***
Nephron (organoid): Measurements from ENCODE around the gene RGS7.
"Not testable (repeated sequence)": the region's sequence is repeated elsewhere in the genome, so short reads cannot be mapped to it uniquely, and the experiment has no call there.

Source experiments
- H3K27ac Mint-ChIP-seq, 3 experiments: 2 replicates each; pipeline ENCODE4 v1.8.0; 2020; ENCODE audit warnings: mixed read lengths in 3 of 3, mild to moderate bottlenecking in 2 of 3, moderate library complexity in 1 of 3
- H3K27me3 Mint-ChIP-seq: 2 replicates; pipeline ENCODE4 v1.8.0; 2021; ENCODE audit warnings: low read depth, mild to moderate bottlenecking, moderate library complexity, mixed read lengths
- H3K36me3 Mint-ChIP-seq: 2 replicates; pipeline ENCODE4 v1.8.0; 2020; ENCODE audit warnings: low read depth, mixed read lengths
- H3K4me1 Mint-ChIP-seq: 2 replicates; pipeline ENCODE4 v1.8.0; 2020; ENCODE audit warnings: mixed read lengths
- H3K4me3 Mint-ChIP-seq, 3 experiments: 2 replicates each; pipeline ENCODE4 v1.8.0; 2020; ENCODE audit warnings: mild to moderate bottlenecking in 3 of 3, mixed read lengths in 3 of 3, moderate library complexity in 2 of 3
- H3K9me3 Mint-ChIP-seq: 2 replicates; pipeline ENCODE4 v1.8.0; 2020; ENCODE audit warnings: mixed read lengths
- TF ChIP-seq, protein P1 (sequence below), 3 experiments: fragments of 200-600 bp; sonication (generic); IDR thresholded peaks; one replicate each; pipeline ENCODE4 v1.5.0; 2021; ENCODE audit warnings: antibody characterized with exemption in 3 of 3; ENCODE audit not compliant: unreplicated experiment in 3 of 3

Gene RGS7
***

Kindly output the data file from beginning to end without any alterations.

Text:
Nephron (organoid): Measurements from ENCODE around the gene RGS7.
"Not testable (repeated sequence)": the region's sequence is repeated elsewhere in the genome, so short reads cannot be mapped to it uniquely, and the experiment has no call there.

Source experiments
- H3K27ac Mint-ChIP-seq, 3 experiments: 2 replicates each; pipeline ENCODE4 v1.8.0; 2020; ENCODE audit warnings: mixed read lengths in 3 of 3, mild to moderate bottlenecking in 2 of 3, moderate library complexity in 1 of 3
- H3K27me3 Mint-ChIP-seq: 2 replicates; pipeline ENCODE4 v1.8.0; 2021; ENCODE audit warnings: low read depth, mild to moderate bottlenecking, moderate library complexity, mixed read lengths
- H3K36me3 Mint-ChIP-seq: 2 replicates; pipeline ENCODE4 v1.8.0; 2020; ENCODE audit warnings: low read depth, mixed read lengths
- H3K4me1 Mint-ChIP-seq: 2 replicates; pipeline ENCODE4 v1.8.0; 2020; ENCODE audit warnings: mixed read lengths
- H3K4me3 Mint-ChIP-seq, 3 experiments: 2 replicates each; pipeline ENCODE4 v1.8.0; 2020; ENCODE audit warnings: mild to moderate bottlenecking in 3 of 3, mixed read lengths in 3 of 3, moderate library complexity in 2 of 3
- H3K9me3 Mint-ChIP-seq: 2 replicates; pipeline ENCODE4 v1.8.0; 2020; ENCODE audit warnings: mixed read lengths
- TF ChIP-seq, protein P1 (sequence below), 3 experiments: fragments of 200-600 bp; sonication (generic); IDR thresholded peaks; one replicate each; pipeline ENCODE4 v1.5.0; 2021; ENCODE audit warnings: antibody characterized with exemption in 3 of 3; ENCODE audit not compliant: unreplicated experiment in 3 of 3

Gene RGS7